Keith W. Willis is the author of the Knights of Kilbourne series (Champagne Book Group). He can be found at https://www.keithwillisauthor.com/, on Twitter at https://twitter.com/kilbourneknight, and on Facebook at https://www.facebook.com/TRAITOR-KNIGHT-191368320972613/.  Keith lives in upstate NY, in that magical land lying between the Hudson Valley and the Adirondack Mountains. His most recent book, Enchanted Knight, was released in April 2020. Keith is hard at work on the next Kilbourne adventure, tentatively titled The Knight Job, along with a children’s picture book project about Wyvrndell the Dragon.

You can find Keith’s books at all ebook retailers, including https://tinyurl.com/yd99hx5r. For those interested in signed paperbacks, visit his websiteKWW3  KWW4

© Keith W. Willis, 2020 (Main text)

© Fiction Can Be Fun, 2020 (Introduction)

Now with added…Flair!: The Pirate Costume

There are several ways in which Debs and I meet new writer-friends, one being through the shared experiences of the April A2Z Challenge.  Our reading interests overlap a great deal, as you might expect, and we share a great deal of admiration for this month’s guest, Melanie Atherton Allen.  Melanie has an amazing imagination, and the way in which she is able to produce coherent bodies of work from multiple perspectives is a joy to behold.  There is a temptation to compare some of her work to…well, I won’t say, because that would be to do Melanie a disservice.  She is herself, and you should check out her ‘blaugh’ for yourself.  But now, over to Melanie!

The DoctorThank you, David and Debs, for inviting me to do this! It has been a surprisingly difficult piece to write (because I am usually a 100% fiction kind of gal, and I’m actually not sure I even know how to write about me), but that made it all the more interesting to me as a project.

Interesting—and also really, really hard. Really, I don’t know how you memoir people do it! This essay is about the seventh or eighth time I’ve tried to approach the subject, which is supposed to be about me and my genre. How does my life intersect with my fiction? That should be sort of obvious, or so I thought.


And then I sat down and started probing. Sort of poking at my writing, this way and that, looking for the places where I came in. And I found plenty of me in my writing—my voice, my ideas, my interests, the whole life of my mind. But all I could say about that was “I seem to write what I like to read,” which, though a good working principle, isn’t exactly personal.

The-Kitchen-MaidAt this point, I panicked, and messaged David. He came back at me with a series of helpful questions, but there was one that really unlocked things for me. “That sounds great,” he said, “but perhaps you’d like to comment on your inclination to dress up as your characters?”

And then I remembered the pirate costume.

I suppose, before we get to the pirate costume, I should explain about my website, www.athertonsmagicvapour.com. I don’t call it a blog (though I sometimes call it a blaugh), because it is my understanding that blogs get updated regularly. With Atherton’s Magic Vapour, this does not happen.

Yeoman-twoWhat Atherton’s Magic Vapour does contain is several of my more eccentric creative projects. Many of these projects include pictures of me, dressed up as various characters. A good example of this is a thing called Alas!, which is a complete Edwardian-era mystery novella (50,000 words!) that I wrote during the 2015 April A To Z Blogging Challenge.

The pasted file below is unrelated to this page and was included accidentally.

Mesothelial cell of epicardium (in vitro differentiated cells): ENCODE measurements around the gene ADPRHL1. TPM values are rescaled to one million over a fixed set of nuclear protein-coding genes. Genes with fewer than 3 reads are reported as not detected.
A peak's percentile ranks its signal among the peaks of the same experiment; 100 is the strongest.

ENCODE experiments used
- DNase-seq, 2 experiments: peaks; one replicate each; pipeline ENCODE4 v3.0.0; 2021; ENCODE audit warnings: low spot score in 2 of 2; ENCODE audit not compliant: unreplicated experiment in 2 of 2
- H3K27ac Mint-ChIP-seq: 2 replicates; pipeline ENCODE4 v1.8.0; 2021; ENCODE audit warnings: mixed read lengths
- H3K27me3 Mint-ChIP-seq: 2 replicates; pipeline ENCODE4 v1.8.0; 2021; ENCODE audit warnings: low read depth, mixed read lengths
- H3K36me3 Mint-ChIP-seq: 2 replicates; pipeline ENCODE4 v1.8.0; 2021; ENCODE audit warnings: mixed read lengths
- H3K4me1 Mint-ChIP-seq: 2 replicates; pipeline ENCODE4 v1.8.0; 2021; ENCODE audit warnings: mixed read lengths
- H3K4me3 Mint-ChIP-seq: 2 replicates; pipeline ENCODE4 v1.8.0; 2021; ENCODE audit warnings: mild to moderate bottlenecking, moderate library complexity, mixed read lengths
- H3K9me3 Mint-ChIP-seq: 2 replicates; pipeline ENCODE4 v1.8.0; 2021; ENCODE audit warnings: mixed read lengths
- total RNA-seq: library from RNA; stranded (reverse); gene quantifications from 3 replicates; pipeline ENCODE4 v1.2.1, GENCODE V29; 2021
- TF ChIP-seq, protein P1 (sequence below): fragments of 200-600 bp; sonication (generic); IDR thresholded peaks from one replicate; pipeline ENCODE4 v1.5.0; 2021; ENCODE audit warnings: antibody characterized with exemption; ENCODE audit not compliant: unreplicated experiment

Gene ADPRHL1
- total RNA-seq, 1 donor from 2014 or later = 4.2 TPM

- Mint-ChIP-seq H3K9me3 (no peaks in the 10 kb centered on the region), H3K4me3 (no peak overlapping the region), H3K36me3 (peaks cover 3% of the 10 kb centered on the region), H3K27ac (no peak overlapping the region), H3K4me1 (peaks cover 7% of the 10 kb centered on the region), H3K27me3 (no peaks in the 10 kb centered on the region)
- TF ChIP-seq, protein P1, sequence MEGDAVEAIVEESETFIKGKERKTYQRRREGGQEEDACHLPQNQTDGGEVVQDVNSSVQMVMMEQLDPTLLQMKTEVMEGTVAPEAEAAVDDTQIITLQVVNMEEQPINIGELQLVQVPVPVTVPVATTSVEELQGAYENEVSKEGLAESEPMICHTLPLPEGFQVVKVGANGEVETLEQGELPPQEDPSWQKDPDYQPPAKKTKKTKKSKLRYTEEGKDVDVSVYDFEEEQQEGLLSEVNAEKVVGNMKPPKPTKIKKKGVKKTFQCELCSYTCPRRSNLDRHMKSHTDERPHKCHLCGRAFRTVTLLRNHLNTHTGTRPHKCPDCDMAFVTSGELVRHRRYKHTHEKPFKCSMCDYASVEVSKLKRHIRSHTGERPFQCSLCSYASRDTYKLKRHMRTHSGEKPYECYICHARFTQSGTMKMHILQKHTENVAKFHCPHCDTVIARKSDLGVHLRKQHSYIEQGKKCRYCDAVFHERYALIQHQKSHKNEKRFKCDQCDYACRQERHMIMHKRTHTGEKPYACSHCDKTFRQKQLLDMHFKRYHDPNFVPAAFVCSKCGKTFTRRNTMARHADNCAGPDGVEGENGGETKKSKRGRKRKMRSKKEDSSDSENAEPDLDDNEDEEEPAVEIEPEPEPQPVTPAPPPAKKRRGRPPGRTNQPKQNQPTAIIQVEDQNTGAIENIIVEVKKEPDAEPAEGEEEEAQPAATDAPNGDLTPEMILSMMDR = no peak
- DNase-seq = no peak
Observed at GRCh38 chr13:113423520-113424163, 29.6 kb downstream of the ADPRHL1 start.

In Alas!, I tell the story of the murder of the wicked Lord Cadblister from the perspective of 26 different people (The Aunt, The Bastard, The Constable, The Doctor… etc.), and include a picture of myself, dressed up as each character, with each day’s chapter.

So, obviously, I do feel inclined to dress up as my characters. But why? I still don’t exactly know, but something happened when I started to think about the question. I seemed to see before me the image of a small girl. I see her still. She is impressively dirty. Her blonde hair is wild and tangled. Her ears are enormous and stick out surprisingly from her head. And she is dressed as a pirate. That would be me, age… well, I have no idea, actually. Let’s say I was eight.

The-InspectorIt wasn’t a great pirate costume—just your basic red-and-white-striped shirt and black pants (both artistically tattered). It was made of that horribly thin Halloween-costume material, ideal for catching cold in on a dark October night. But that didn’t matter. In that costume, I was a pirate. I remember wearing it quite a lot, and I am sure I tried to wear it even more often. I probably tried to wear it to school but was thwarted.

Recently, I was going through an old file of childhood things when I came across a report from my childhood therapist. Yes, I was in therapy as a kid, because I had some fairly serious learning disabilities. Anyway, in this report, my therapist recorded my first meeting with her. I apparently looked at her, peered into her office, and announced, “I can’t bring my sword in there.” It was not a question. It was a statement.

The-WitchThe first appealing thing about this note was, of course, the fact that I apparently had a sword with me at my therapy appointment. I remember, alas, nothing of this incident, but I’m quite sure that the sword in question was the plastic cutlass which came with the pirate costume. So—yay small Melanie, for going to therapy armed and ready for trouble.

But the other thing that I find pleasing about this little snapshot from my sordid past is this: that I had an eye to the etiquette of the situation. I took one look at that office and said to myself, nope. No swords in there. I am sure that I was inhabiting the role of the noble pirate as I saw him. Interpreting the therapist as a lady well-disposed to pirates, I decided it would be wrong to come armed into her home. Or anyway, that is how I re-construct the thing now. It is, in any case, a narrative consistent with the sort of kid I was. I took everything with deadly seriousness. Everything.

Anyway, I feel that this story shines a light on why I love dressing up even now. It transforms. It turns a very confused little girl into a confident, yet polite, pirate.

Me as Simon Wake la

© Melanie Atherton Allen, 2020 (Article and Photos)

© Fiction Can Be Fun, 2020 (Introduction)